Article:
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Do You Know Your State’s Minimum Auto Insurance State Requirements?

Date posted: 06/30/2012

by Melissa Crumish on
in Insurance Center

1172 Do You Know Your States Minimum Auto Insurance State Requirements?

Every state (with the exception of New Hampshire) requires car insurance coverage. This is not an option; it’s a mandatory law. To comply, you must meet your state’s minimum coverage requirements. Your policy must carry two major parts: liability insurance for bodily injury and liability insurance for property damage.

NOTE: Some states may also require additional auto insurance coverage. Drivers in Wisconsin, for example, must also carry uninsured motorist coverage, while  Minnesota drivers must also buy personal injury protection (PIP), or what is sometimes referred to as “No Fault” coverage.

How Much Liability Insurance Does My State Require?

The amount of liability insurance – bodily and property – you must carry depends on your state:

  • Alabama: 25/50/25
  • Alaska: 50/100/25
  • Arizona: 15/30/10
  • Arkansas: 25/50/25
  • California: 15/30/5
  • Colorado: 25/50/15
  • Connecticut: 20/40/10
  • Delaware: 15/30/10
  • District of Columbia: 25/50/10
  • Florida: 10/20/10
  • Georgia: 25/50/25
  • Hawaii: 20/40/10
  • Idaho: 25/50/15
  • Illinois: 20/40/15
  • Indiana: 25/50/10
  • Iowa: 20/40/15
  • Kansas: 25/50/10
  • Kentucky: 25/50/10
  • Louisiana: 15/30/25
  • Maine: 50/100/25
  • Maryland: 30/60/15
  • Massachusetts: 20/40/5
  • Michigan: 20/40/10
  • Minnesota: 30/60/10
  • Mississippi: 25/50/25
  • Missouri: 25/50/10
  • Montana: 25/50/10
  • Nebraska: 25/50/25
  • Nevada: 15/30/10
  • New Hampshire: 25/50/25
  • New Jersey: 15/30/5
  • New Mexico: 25/50/10
  • New York: 25/50/10
  • North Carolina: 30/60/25
  • North Dakota: 25/50/25
  • Ohio: 12.5/25/7.5
  • Oklahoma: 25/50/25
  • Oregon: 25/50/20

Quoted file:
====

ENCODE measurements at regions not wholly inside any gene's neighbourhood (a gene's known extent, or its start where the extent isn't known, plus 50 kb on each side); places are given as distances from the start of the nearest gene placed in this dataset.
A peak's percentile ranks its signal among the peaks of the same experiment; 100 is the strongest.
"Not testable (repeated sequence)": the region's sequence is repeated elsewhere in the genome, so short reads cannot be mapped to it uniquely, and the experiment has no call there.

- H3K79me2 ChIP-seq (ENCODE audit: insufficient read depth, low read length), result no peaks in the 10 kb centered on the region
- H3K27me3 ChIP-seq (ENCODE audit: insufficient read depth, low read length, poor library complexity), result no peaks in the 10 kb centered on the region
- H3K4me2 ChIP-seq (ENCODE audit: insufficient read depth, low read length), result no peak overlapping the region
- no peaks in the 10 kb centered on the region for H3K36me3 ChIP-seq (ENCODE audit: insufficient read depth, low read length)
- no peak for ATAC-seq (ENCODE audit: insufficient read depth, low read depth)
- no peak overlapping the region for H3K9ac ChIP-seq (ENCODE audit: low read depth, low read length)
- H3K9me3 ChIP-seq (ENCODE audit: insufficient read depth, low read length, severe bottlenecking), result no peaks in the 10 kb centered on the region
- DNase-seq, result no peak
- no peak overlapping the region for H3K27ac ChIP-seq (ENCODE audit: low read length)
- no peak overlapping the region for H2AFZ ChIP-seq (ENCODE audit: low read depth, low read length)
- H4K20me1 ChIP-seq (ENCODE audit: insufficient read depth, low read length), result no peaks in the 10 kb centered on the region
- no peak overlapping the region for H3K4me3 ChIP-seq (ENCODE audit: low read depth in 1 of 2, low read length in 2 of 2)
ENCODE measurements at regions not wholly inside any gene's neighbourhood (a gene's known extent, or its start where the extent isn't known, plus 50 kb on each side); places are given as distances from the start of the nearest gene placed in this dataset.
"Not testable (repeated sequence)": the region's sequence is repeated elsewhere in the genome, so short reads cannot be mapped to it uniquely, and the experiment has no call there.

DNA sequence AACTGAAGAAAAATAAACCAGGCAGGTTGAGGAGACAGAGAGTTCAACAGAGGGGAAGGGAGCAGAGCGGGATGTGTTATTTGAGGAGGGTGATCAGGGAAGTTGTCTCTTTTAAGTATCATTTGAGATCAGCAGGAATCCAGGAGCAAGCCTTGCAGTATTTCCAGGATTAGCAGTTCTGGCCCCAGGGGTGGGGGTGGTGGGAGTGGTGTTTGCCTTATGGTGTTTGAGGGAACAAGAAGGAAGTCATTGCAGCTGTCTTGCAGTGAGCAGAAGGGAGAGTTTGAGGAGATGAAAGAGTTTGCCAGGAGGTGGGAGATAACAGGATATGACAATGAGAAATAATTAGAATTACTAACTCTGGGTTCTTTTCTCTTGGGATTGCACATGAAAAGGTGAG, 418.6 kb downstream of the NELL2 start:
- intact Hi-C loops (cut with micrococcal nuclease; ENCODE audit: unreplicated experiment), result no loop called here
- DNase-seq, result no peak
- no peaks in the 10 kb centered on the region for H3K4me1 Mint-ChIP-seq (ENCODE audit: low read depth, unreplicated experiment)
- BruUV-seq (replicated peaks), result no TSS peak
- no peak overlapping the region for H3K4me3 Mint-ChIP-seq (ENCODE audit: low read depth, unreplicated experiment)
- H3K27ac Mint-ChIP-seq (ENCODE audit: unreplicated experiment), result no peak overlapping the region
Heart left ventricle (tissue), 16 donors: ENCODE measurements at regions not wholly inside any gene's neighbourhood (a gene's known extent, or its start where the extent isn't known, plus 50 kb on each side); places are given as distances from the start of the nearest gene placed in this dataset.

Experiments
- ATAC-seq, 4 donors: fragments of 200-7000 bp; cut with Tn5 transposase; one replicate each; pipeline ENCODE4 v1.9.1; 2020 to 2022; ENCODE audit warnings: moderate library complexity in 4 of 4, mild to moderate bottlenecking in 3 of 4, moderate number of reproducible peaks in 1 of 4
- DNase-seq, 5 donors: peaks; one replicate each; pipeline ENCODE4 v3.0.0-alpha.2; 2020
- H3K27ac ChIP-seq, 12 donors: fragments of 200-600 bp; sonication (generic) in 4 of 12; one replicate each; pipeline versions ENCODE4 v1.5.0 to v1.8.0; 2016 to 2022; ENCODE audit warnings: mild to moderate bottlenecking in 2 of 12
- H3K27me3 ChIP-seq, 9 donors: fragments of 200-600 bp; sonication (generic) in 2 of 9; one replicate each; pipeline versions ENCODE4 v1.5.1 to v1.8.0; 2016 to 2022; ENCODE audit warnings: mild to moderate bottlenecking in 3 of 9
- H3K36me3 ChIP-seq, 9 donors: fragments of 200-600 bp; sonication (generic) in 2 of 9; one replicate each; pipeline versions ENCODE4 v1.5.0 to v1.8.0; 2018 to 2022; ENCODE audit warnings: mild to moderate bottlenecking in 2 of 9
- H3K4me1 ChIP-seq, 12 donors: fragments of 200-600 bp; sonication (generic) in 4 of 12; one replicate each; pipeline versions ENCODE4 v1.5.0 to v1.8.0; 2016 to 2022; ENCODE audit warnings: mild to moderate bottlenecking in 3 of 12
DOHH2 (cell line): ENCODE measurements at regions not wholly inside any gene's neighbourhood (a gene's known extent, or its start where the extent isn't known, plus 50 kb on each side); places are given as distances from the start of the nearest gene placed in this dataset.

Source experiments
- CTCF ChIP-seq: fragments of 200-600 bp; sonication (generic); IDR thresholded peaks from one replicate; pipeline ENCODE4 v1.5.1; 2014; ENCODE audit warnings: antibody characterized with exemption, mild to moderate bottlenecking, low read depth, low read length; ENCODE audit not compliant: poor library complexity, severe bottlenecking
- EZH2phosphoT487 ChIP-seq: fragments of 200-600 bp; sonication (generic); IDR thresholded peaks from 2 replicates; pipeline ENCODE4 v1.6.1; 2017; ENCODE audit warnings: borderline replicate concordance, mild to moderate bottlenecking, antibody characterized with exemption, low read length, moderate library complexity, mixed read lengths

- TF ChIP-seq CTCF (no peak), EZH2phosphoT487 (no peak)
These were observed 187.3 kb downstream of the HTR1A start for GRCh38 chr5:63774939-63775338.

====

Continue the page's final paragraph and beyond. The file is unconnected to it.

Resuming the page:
• Pennsylvania: 15/30/5
  • Rhode Island: 25/50/25
  • South Carolina: 25/50/25
  • South Dakota: 25/50/25
  • Tennessee: 25/50/15
  • Texas: 30/60/25
  • Utah: 25/65/15
  • Vermont: 25/50/10
  • Virginia: 25/50/20
  • Washington: 25/50/10
  • West Virginia: 20/40/10
  • Wisconsin: 50/100/15
  • Wyoming: 25/50/20

These three number abbreviations are standard with the auto insurance industry. The numbers represent the maximum amount that an insurance provider will pay for the three liability coverage categories.

Using South Carolina’s insurance requirements of 25/50/25 as an example, here’s how to interpret the numbers:

  • The first number, 25, represents $25,000 for injury or death of one person.
  • The second number, 50, represents $50,000 for injury or death of two or more people.
  • The third number, 25, represents $25,000 for property damage.

Keep in mind that you are not limited or restricted to your state’s insurance minimum amounts. Depending on your needs, you are free, and even encouraged, to carry higher amounts of auto insurance coverage. You also have the option for additional coverage plans like collision and comprehensive.

Penalties for Not Carrying Auto Insurance

Noncompliance comes with heavy penalties. Depending on state, you could face fines, have your drivers license suspended or revoked and/or be denied vehicle registration.

And don’t think you can slip by for a month or even a week of letting your coverage drop. Most car insurance companies are required by law to immediately notify the state whenever a coverage plan is dropped. The Department of Motor Vehicles (DMV) then sends you a notice, requesting proof of auto insurance by a specified date. Failure to comply is interpreted as an admission of guilt, resulting in fines and penalties.

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